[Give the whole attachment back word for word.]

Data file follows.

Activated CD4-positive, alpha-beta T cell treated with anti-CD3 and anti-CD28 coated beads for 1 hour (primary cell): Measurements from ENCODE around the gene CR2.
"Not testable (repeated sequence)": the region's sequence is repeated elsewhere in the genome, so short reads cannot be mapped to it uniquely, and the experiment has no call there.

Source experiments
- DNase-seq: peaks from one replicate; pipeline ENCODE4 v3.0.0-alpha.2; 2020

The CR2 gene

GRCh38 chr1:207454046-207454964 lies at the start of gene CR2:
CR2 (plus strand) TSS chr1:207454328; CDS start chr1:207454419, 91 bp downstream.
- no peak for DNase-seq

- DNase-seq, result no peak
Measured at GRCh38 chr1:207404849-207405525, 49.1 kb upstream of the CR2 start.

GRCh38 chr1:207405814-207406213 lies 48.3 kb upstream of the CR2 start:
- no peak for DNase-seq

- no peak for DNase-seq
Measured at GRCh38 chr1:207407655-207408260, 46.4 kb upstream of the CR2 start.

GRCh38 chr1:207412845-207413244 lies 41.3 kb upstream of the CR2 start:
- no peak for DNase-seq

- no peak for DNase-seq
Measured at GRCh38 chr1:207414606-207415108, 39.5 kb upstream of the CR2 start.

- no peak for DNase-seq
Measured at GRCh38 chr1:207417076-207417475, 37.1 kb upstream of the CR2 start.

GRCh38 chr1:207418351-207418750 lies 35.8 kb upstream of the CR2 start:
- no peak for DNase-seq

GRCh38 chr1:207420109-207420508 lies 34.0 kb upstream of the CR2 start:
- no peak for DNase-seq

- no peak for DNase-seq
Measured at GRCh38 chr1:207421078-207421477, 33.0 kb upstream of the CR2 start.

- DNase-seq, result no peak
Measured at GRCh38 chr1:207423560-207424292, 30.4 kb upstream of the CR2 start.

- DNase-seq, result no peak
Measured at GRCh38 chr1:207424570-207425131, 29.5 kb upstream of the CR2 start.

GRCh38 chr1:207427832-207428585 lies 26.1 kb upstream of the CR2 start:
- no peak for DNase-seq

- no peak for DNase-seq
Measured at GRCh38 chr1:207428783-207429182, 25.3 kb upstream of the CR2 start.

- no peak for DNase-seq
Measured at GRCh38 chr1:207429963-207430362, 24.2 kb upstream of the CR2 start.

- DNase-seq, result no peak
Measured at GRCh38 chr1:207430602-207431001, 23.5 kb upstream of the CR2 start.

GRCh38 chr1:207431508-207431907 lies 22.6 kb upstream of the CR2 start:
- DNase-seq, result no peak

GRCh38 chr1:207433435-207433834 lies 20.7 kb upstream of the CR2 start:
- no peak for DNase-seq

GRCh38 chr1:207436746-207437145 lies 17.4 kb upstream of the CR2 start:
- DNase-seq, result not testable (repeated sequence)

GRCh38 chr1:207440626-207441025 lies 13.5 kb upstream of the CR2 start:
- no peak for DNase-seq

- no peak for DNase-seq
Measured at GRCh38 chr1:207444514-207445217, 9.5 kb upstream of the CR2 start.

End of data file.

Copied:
Activated CD4-positive, alpha-beta T cell treated with anti-CD3 and anti-CD28 coated beads for 1 hour (primary cell): Measurements from ENCODE around the gene CR2.
"Not testable (repeated sequence)": the region's sequence is repeated elsewhere in the genome, so short reads cannot be mapped to it uniquely, and the experiment has no call there.

Source experiments
- DNase-seq: peaks from one replicate; pipeline ENCODE4 v3.0.0-alpha.2; 2020

The CR2 gene

GRCh38 chr1:207454046-207454964 lies at the start of gene CR2:
CR2 (plus strand) TSS chr1:207454328; CDS start chr1:207454419, 91 bp downstream.
- no peak for DNase-seq

- DNase-seq, result no peak
Measured at GRCh38 chr1:207404849-207405525, 49.1 kb upstream of the CR2 start.

GRCh38 chr1:207405814-207406213 lies 48.3 kb upstream of the CR2 start:
- no peak for DNase-seq

- no peak for DNase-seq
Measured at GRCh38 chr1:207407655-207408260, 46.4 kb upstream of the CR2 start.

GRCh38 chr1:207412845-207413244 lies 41.3 kb upstream of the CR2 start:
- no peak for DNase-seq

- no peak for DNase-seq
Measured at GRCh38 chr1:207414606-207415108, 39.5 kb upstream of the CR2 start.

- no peak for DNase-seq
Measured at GRCh38 chr1:207417076-207417475, 37.1 kb upstream of the CR2 start.

GRCh38 chr1:207418351-207418750 lies 35.8 kb upstream of the CR2 start:
- no peak for DNase-seq

GRCh38 chr1:207420109-207420508 lies 34.0 kb upstream of the CR2 start:
- no peak for DNase-seq

- no peak for DNase-seq
Measured at GRCh38 chr1:207421078-207421477, 33.0 kb upstream of the CR2 start.

- DNase-seq, result no peak
Measured at GRCh38 chr1:207423560-207424292, 30.4 kb upstream of the CR2 start.

- DNase-seq, result no peak
Measured at GRCh38 chr1:207424570-207425131, 29.5 kb upstream of the CR2 start.

GRCh38 chr1:207427832-207428585 lies 26.1 kb upstream of the CR2 start:
- no peak for DNase-seq

- no peak for DNase-seq
Measured at GRCh38 chr1:207428783-207429182, 25.3 kb upstream of the CR2 start.

- no peak for DNase-seq
Measured at GRCh38 chr1:207429963-207430362, 24.2 kb upstream of the CR2 start.

- DNase-seq, result no peak
Measured at GRCh38 chr1:207430602-207431001, 23.5 kb upstream of the CR2 start.

GRCh38 chr1:207431508-207431907 lies 22.6 kb upstream of the CR2 start:
- DNase-seq, result no peak

GRCh38 chr1:207433435-207433834 lies 20.7 kb upstream of the CR2 start:
- no peak for DNase-seq

GRCh38 chr1:207436746-207437145 lies 17.4 kb upstream of the CR2 start:
- DNase-seq, result not testable (repeated sequence)

GRCh38 chr1:207440626-207441025 lies 13.5 kb upstream of the CR2 start:
- no peak for DNase-seq

- no peak for DNase-seq
Measured at GRCh38 chr1:207444514-207445217, 9.5 kb upstream of the CR2 start.